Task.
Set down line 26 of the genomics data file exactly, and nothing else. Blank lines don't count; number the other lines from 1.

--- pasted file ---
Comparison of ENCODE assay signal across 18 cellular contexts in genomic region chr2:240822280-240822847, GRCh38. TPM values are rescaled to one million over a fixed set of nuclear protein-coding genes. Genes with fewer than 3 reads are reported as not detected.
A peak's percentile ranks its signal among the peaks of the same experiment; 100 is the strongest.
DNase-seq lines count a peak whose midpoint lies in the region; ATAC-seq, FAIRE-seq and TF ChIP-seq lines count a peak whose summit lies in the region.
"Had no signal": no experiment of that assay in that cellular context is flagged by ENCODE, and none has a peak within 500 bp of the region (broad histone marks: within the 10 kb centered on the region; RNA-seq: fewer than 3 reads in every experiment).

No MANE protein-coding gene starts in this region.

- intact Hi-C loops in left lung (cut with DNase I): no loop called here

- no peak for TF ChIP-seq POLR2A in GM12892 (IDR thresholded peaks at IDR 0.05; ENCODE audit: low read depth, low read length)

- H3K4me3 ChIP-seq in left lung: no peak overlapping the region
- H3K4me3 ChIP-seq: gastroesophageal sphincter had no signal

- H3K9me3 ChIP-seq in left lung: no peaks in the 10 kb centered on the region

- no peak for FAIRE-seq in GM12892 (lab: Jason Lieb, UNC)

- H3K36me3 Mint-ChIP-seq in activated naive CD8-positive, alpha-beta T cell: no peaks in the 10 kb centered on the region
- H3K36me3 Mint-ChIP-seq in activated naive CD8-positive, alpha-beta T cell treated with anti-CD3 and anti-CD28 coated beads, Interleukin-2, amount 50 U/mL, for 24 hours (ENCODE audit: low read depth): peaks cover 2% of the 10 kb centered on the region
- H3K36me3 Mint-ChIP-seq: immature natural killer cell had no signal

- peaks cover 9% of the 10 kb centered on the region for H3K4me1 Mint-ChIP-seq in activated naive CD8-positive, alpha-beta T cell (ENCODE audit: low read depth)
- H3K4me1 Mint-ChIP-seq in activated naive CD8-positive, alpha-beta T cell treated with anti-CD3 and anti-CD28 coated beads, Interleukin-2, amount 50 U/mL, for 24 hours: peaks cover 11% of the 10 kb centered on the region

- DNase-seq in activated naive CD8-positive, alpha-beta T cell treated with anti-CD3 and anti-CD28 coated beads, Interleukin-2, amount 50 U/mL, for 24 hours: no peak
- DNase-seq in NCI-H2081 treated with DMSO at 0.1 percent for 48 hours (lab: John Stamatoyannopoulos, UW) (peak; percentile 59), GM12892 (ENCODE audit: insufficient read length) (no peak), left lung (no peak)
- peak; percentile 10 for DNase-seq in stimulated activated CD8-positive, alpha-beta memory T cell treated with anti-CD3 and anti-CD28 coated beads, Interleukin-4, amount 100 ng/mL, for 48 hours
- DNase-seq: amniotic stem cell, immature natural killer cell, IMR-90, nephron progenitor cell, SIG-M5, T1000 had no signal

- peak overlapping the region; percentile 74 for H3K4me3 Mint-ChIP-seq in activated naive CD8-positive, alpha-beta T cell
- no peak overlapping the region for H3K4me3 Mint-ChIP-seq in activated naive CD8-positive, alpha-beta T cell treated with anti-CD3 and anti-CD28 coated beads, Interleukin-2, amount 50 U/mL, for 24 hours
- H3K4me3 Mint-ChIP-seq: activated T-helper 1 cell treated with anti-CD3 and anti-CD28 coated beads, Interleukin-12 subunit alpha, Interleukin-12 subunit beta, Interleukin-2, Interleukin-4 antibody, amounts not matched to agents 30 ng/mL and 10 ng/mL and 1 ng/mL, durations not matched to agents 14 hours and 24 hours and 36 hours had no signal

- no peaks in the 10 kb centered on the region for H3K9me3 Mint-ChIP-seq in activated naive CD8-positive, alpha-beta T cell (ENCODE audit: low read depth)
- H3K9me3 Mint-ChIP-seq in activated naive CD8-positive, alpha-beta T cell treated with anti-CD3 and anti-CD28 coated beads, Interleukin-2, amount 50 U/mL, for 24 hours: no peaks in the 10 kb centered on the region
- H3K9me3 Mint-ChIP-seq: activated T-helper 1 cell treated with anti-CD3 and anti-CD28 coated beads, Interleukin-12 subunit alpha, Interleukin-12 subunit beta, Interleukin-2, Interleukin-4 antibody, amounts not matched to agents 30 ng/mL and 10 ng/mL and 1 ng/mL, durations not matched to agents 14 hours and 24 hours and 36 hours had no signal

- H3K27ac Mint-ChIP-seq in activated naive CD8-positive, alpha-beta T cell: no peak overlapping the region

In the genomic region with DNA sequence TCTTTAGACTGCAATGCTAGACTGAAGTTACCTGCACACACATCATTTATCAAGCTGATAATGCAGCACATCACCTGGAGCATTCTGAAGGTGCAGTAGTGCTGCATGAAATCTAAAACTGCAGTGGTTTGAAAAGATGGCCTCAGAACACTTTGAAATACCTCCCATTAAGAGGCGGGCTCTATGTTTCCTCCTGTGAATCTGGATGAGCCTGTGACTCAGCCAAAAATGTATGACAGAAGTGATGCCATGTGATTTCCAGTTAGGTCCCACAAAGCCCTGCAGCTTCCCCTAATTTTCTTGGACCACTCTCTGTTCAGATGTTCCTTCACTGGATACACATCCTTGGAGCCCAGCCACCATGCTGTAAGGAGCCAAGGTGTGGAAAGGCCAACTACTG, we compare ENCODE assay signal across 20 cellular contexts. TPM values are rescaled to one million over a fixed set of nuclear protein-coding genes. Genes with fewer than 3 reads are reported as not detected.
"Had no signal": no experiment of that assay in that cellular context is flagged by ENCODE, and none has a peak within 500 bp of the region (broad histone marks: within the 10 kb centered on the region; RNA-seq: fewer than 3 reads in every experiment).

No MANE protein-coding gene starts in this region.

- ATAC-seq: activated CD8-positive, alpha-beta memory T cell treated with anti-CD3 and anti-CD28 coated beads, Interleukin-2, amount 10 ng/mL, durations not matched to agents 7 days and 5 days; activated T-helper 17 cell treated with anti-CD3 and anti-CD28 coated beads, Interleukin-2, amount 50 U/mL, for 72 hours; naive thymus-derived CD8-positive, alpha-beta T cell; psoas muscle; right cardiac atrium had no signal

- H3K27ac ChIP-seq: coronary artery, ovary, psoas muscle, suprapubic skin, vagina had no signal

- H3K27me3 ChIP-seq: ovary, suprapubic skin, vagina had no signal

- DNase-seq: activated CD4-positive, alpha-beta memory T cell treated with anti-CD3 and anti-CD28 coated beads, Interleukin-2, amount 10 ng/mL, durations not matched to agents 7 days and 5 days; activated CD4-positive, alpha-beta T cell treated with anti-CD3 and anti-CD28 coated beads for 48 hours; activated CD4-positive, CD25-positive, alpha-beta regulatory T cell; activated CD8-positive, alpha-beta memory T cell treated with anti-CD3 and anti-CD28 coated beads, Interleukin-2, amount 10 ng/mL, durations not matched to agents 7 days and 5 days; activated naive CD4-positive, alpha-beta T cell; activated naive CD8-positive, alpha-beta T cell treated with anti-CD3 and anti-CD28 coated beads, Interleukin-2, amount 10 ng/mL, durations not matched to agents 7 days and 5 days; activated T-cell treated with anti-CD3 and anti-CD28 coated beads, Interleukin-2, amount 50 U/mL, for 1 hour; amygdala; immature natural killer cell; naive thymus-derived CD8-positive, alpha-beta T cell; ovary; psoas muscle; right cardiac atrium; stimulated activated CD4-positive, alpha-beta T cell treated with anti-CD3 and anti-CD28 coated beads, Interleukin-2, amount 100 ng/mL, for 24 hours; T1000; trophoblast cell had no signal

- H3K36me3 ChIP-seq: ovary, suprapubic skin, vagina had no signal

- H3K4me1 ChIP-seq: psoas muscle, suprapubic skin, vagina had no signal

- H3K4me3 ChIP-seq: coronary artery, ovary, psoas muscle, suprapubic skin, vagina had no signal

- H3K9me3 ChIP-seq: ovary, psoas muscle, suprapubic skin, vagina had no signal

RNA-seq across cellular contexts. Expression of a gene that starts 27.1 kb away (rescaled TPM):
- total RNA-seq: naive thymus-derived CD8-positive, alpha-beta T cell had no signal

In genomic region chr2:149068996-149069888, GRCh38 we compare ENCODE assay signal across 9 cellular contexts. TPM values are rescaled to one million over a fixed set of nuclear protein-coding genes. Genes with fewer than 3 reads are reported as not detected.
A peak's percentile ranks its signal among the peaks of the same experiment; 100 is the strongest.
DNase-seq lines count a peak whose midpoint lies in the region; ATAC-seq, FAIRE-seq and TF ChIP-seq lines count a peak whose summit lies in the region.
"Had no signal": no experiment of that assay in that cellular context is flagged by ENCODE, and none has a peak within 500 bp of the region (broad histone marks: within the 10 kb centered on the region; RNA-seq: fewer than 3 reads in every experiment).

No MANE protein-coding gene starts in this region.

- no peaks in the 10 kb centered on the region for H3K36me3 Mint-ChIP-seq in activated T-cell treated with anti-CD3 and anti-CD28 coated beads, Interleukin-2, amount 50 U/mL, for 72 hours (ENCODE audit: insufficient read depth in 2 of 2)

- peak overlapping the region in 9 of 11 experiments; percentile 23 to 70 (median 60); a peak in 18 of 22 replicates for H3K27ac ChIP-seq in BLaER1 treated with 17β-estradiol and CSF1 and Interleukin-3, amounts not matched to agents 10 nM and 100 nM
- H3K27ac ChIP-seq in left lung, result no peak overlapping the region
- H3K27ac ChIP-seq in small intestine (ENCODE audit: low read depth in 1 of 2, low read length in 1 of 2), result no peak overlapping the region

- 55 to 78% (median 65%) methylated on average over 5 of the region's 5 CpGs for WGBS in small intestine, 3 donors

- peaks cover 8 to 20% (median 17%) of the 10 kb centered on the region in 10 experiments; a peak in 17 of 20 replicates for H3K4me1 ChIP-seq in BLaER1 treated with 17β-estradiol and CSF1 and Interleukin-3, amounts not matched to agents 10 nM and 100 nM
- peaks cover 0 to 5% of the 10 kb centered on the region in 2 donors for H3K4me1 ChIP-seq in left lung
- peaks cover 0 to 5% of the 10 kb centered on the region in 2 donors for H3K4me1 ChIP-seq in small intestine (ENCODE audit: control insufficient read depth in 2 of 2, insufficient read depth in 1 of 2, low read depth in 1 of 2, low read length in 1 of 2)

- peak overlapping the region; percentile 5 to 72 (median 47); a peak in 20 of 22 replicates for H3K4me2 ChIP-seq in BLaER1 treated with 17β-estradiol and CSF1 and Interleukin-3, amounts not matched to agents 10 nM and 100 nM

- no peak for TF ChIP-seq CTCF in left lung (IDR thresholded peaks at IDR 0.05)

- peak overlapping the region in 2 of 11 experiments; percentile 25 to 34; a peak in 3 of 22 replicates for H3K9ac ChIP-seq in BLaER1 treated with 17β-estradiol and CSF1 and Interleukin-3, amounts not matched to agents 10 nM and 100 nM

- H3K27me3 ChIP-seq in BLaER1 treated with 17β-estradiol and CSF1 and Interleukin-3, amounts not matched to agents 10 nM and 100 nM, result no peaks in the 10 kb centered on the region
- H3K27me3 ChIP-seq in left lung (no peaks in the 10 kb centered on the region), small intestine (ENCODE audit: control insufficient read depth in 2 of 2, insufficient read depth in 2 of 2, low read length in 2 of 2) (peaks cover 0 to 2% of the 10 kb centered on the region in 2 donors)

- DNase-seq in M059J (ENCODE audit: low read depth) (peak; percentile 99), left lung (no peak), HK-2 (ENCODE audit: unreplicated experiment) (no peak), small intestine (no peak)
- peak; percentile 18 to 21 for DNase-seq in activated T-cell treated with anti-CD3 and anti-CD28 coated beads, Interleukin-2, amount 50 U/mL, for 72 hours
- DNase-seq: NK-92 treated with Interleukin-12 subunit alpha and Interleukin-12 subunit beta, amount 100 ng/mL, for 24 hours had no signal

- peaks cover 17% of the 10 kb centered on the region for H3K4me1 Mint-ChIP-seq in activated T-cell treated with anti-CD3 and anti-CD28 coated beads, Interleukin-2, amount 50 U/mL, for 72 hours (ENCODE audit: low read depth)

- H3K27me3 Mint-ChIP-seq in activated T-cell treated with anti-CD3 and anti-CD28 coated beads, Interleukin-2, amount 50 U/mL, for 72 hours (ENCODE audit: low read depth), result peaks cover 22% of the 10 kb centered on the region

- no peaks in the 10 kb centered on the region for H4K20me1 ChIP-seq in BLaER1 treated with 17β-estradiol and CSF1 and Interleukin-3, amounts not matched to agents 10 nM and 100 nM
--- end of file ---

- H3K9me3 Mint-ChIP-seq: activated T-helper 1 cell treated with anti-CD3 and anti-CD28 coated beads, Interleukin-12 subunit alpha, Interleukin-12 subunit beta, Interleukin-2, Interleukin-4 antibody, amounts not matched to agents 30 ng/mL and 10 ng/mL and 1 ng/mL, durations not matched to agents 14 hours and 24 hours and 36 hours had no signal